By forcing customers to pay for external sites, but offering free internal sites, carriers could attempt to force customers onto its own sites.  While such knockoffs would likely offer inferior quality to carefully crafted services like YouTube and Facebook, carriers wouldn't mind that -- they would be to busy reaping the additional ad revenue.

II.  The FCC Won't Let Me Be

It is unclear whether the leak is coincidental or is meant to test the U.S. Federal Communication Commission's resolve, a week ahead of its planned meeting to discussing net neutrality.  

Current laws do not clearly grant the FCC the power to regulate wireless internet traffic or enforce net neutrality over wired and wireless service providers.  The FCC's attempts to enforce net neutrality regardless were struck down in the spring by a federal court.  The FCC now hopes to draft legislation to present to Congress.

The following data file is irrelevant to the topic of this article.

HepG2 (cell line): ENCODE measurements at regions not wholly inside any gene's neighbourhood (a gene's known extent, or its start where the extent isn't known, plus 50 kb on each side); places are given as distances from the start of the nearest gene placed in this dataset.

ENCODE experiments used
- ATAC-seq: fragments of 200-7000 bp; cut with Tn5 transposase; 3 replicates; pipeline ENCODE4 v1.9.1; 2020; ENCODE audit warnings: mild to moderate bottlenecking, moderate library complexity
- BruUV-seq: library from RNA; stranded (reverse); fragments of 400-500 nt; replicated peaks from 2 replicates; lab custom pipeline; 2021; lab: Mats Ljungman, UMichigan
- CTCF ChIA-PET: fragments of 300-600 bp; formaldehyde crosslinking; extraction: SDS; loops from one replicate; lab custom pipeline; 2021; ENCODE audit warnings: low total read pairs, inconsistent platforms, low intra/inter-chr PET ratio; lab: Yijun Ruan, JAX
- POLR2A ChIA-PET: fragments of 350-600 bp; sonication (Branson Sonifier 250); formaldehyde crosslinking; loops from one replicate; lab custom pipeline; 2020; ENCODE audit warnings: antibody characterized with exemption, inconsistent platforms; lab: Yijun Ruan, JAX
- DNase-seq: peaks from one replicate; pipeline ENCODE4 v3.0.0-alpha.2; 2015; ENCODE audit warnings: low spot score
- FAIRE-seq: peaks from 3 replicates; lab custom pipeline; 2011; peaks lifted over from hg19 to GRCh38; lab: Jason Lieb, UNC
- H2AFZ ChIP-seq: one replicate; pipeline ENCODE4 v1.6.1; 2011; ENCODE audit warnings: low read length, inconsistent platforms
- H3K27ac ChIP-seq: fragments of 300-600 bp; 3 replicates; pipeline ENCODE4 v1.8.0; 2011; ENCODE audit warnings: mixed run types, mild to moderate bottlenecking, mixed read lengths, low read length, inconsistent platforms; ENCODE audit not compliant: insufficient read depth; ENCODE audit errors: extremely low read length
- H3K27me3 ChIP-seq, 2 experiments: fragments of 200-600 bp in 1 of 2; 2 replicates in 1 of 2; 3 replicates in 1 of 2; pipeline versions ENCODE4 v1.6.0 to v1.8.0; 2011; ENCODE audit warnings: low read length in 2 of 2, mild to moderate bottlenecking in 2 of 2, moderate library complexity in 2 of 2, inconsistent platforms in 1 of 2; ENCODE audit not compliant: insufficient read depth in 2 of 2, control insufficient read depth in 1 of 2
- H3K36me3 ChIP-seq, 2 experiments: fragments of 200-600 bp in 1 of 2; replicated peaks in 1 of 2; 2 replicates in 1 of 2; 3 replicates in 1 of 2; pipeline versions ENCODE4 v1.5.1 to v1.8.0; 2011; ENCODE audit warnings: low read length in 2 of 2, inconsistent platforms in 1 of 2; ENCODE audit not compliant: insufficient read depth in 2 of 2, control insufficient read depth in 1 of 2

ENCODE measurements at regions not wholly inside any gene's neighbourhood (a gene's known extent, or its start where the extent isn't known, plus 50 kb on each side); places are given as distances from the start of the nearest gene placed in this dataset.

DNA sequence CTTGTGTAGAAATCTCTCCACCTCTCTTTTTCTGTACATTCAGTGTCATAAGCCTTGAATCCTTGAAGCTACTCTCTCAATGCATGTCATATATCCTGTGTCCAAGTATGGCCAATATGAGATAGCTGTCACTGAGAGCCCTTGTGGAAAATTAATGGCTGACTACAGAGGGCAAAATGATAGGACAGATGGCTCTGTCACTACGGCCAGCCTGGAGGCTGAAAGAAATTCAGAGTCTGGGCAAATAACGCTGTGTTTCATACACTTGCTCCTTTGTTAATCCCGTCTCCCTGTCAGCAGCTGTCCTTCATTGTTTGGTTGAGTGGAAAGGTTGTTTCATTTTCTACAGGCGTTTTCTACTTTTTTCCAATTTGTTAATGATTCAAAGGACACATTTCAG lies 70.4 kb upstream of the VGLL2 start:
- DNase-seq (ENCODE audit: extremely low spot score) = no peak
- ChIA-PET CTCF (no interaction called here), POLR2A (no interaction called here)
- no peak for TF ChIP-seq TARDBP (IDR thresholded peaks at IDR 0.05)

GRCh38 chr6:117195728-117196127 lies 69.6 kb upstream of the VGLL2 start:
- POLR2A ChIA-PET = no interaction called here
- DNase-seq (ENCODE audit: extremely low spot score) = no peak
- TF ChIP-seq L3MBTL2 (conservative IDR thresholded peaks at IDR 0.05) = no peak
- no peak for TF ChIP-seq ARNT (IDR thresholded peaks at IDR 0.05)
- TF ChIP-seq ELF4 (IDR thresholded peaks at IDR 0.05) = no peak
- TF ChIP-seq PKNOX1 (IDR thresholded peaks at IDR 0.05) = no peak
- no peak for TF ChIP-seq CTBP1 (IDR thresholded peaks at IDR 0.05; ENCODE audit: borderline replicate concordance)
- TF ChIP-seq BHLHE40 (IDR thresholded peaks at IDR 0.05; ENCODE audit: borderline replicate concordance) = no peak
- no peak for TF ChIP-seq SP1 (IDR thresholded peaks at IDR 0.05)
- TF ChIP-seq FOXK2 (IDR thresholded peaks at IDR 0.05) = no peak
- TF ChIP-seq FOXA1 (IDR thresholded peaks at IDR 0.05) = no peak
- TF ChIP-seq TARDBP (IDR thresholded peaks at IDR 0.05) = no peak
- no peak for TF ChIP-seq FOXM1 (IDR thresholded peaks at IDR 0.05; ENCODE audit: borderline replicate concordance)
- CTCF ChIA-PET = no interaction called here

But the legislation faces serious political resistance.  While some Republicans are supportive of net neutrality, much of the Republican party opposes net neutrality.  And the Republicans in January will gain control of the U.S. House of Representatives.  

Among the staunchest opponents of net neutrality regulation is former presidential candidate, U.S. Sen. John McCain (R-Az.).  Sen. McCain, like many Republicans, has previously opposed net neutrality legislation due to a stance against government regulation.  However, Verizon and AT&T bequeathed $237,600 upon his 2008 presidential campaign.  AT&T and Verizon lobbyists also raised from various donors – $2.3M USD and $1.3M USD, respectively – for his campaign.  They also offered free services to his 15-acre Arizona ranch.

Sen. McCain is obviously not alone, however -- such contributions are common in Washington.